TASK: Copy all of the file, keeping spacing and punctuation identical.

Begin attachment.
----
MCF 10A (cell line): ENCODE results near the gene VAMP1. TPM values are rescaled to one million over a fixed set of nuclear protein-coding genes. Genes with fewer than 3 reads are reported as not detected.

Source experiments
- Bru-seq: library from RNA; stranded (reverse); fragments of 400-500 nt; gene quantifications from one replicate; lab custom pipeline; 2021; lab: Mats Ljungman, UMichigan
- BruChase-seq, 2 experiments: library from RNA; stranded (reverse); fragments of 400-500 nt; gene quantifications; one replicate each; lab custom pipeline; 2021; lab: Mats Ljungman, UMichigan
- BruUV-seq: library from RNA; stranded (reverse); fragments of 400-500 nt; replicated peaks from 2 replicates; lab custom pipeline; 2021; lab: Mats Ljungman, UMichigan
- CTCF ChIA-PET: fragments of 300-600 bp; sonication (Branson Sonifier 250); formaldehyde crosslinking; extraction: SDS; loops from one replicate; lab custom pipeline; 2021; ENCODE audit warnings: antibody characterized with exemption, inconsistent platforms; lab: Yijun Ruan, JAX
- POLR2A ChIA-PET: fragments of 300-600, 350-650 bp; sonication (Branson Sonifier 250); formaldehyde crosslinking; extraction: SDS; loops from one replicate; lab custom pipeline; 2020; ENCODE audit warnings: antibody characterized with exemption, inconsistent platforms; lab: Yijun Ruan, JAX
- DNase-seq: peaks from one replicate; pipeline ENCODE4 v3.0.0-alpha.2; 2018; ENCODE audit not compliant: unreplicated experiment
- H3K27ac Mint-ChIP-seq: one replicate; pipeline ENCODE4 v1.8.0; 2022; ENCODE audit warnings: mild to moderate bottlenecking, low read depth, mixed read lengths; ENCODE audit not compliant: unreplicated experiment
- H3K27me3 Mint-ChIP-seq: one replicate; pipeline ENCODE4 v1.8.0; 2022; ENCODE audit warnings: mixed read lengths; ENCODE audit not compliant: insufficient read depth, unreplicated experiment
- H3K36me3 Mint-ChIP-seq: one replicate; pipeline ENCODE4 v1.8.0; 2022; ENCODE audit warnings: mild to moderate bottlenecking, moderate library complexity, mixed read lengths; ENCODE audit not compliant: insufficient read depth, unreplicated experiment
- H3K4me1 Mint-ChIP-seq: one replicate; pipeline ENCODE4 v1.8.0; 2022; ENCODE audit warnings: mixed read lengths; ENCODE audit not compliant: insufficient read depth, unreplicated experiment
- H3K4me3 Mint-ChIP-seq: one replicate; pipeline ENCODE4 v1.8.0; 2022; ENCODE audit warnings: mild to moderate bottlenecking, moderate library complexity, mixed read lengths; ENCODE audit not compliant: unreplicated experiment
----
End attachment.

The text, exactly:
MCF 10A (cell line): ENCODE results near the gene VAMP1. TPM values are rescaled to one million over a fixed set of nuclear protein-coding genes. Genes with fewer than 3 reads are reported as not detected.

Source experiments
- Bru-seq: library from RNA; stranded (reverse); fragments of 400-500 nt; gene quantifications from one replicate; lab custom pipeline; 2021; lab: Mats Ljungman, UMichigan
- BruChase-seq, 2 experiments: library from RNA; stranded (reverse); fragments of 400-500 nt; gene quantifications; one replicate each; lab custom pipeline; 2021; lab: Mats Ljungman, UMichigan
- BruUV-seq: library from RNA; stranded (reverse); fragments of 400-500 nt; replicated peaks from 2 replicates; lab custom pipeline; 2021; lab: Mats Ljungman, UMichigan
- CTCF ChIA-PET: fragments of 300-600 bp; sonication (Branson Sonifier 250); formaldehyde crosslinking; extraction: SDS; loops from one replicate; lab custom pipeline; 2021; ENCODE audit warnings: antibody characterized with exemption, inconsistent platforms; lab: Yijun Ruan, JAX
- POLR2A ChIA-PET: fragments of 300-600, 350-650 bp; sonication (Branson Sonifier 250); formaldehyde crosslinking; extraction: SDS; loops from one replicate; lab custom pipeline; 2020; ENCODE audit warnings: antibody characterized with exemption, inconsistent platforms; lab: Yijun Ruan, JAX
- DNase-seq: peaks from one replicate; pipeline ENCODE4 v3.0.0-alpha.2; 2018; ENCODE audit not compliant: unreplicated experiment
- H3K27ac Mint-ChIP-seq: one replicate; pipeline ENCODE4 v1.8.0; 2022; ENCODE audit warnings: mild to moderate bottlenecking, low read depth, mixed read lengths; ENCODE audit not compliant: unreplicated experiment
- H3K27me3 Mint-ChIP-seq: one replicate; pipeline ENCODE4 v1.8.0; 2022; ENCODE audit warnings: mixed read lengths; ENCODE audit not compliant: insufficient read depth, unreplicated experiment
- H3K36me3 Mint-ChIP-seq: one replicate; pipeline ENCODE4 v1.8.0; 2022; ENCODE audit warnings: mild to moderate bottlenecking, moderate library complexity, mixed read lengths; ENCODE audit not compliant: insufficient read depth, unreplicated experiment
- H3K4me1 Mint-ChIP-seq: one replicate; pipeline ENCODE4 v1.8.0; 2022; ENCODE audit warnings: mixed read lengths; ENCODE audit not compliant: insufficient read depth, unreplicated experiment
- H3K4me3 Mint-ChIP-seq: one replicate; pipeline ENCODE4 v1.8.0; 2022; ENCODE audit warnings: mild to moderate bottlenecking, moderate library complexity, mixed read lengths; ENCODE audit not compliant: unreplicated experiment